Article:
Monday, February 2, 2009
Bill Hicks - Advertising - Back on Letterman?
Persuasive Communicators in Consumer Culture
After hearing about Bill Hicks originally censored routine reappearing on Letterman 15 years too late I was reminded of an old Hicks routine which plays forever on loop in the collective designer conscience (play the video above). As designers we have an intrinsic need to make 'things' look better. The way we make a living is by people and companies paying us to make their 'things' look better. They want them to look better so they can sell more of their 'things'. As graphic designers we are not changing or improving the function of the product most of the time. Usually the companies with the most money get to make their "things" look better than the other "things" which are actually exactly the same or worse. Hence the designer must live with conscience beater that we are part of the problem of pulling the wool over peoples eyes and not the solution. There are ways round this.. ethical client vetting. This would involve a battle with greed though for many as the paycheck would be so big the lean to say yes would be so great. It would be hard battling a conscience that essentially tells you if you don’t do it someone else will! Is this excusable? Who knows? I can tell you now I wouldn’t do it but then I haven’t had that 12 kilo gold carrot dangled in front of me.... yet. Until that point I cannot really judge anyone else. As of yet we have not worked with any unethical companies but we know the time will come and a decision will have to be made. The compromise we make is to try to balance our work of working for small companies with large companies, 50/50. Experimental with the corporate. To feed our bellies as well as our souls.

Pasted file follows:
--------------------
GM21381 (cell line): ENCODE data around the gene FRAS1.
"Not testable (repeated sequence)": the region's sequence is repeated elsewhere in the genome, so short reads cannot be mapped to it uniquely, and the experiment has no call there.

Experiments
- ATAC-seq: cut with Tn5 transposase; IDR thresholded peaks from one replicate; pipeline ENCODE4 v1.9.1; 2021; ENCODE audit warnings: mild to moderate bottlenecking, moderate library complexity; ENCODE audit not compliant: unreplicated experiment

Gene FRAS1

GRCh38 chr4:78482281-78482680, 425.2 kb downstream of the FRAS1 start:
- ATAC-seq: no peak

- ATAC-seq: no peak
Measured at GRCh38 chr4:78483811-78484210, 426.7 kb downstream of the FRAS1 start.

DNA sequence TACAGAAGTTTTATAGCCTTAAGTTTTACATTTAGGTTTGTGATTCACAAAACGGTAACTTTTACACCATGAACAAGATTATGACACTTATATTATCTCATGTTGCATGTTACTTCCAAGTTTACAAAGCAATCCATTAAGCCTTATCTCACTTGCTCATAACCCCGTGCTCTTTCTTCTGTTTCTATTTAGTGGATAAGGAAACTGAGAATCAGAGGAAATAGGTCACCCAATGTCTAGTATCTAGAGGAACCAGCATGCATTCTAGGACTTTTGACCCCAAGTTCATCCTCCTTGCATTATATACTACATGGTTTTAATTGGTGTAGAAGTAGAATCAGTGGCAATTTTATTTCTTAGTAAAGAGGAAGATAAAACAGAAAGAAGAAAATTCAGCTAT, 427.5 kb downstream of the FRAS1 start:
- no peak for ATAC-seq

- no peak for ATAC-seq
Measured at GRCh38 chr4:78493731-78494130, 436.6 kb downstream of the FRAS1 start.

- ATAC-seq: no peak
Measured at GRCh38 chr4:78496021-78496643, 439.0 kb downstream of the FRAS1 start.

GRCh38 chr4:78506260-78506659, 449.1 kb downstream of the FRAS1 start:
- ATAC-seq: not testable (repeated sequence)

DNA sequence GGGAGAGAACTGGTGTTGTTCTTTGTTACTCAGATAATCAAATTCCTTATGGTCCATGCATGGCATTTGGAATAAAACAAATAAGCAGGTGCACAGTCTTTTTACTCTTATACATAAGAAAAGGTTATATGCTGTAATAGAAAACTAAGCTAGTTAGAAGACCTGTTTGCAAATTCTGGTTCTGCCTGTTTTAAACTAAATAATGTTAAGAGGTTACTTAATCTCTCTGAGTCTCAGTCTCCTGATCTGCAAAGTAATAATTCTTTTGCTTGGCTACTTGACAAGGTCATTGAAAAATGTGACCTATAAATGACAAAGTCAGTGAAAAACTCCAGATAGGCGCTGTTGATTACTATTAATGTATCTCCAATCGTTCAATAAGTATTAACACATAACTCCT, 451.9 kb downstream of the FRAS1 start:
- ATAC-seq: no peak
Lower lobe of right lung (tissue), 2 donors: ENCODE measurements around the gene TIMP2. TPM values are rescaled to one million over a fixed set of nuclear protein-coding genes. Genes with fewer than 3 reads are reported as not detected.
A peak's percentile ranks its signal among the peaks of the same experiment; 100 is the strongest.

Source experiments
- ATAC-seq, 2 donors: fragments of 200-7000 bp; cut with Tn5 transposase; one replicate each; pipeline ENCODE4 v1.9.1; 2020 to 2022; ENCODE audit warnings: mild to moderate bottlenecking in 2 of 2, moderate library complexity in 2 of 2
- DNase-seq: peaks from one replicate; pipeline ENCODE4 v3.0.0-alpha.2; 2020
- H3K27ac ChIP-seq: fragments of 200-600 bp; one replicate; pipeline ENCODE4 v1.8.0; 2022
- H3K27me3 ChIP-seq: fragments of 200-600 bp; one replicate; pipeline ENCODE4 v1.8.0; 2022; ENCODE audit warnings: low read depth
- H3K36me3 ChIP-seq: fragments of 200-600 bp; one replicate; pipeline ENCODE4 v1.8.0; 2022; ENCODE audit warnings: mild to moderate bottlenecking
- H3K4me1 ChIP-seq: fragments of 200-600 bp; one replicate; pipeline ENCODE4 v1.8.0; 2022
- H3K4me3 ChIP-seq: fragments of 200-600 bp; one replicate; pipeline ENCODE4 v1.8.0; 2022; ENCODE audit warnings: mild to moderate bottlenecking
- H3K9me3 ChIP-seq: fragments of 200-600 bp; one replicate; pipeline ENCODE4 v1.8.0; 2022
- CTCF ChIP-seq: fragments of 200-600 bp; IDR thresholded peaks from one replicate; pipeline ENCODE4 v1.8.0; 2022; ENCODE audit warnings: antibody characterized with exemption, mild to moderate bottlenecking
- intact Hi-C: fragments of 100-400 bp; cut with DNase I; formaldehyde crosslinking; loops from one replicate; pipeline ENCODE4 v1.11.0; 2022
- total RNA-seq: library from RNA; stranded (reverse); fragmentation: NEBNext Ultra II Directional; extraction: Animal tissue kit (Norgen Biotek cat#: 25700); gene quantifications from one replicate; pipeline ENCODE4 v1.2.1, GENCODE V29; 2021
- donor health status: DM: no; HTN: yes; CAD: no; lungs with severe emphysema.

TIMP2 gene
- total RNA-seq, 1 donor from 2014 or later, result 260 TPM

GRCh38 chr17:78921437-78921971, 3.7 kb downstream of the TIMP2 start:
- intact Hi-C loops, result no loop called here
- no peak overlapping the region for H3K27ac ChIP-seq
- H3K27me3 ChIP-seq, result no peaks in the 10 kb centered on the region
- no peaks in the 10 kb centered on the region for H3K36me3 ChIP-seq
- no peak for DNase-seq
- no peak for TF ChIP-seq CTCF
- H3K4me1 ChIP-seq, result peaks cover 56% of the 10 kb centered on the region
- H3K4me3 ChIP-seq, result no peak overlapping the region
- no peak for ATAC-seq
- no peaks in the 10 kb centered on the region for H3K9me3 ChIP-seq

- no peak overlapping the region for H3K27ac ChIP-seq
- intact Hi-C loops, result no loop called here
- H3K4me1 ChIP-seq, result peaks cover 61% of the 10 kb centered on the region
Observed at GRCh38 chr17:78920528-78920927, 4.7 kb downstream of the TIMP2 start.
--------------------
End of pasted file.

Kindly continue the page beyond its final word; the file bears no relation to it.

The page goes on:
Another solution?… no design. A sort of tesco value packaging for all so visually all businesses are on a level playing field and only judged on their products merits and value. What would a world like this look like? Very bland indeed. People would actually be more confused as the reality is people like to be told what to buy rather than think what they actually need, it takes less thought. So all we ask of you is to be aware of imagery that you know is targeted at you, look past the packaging.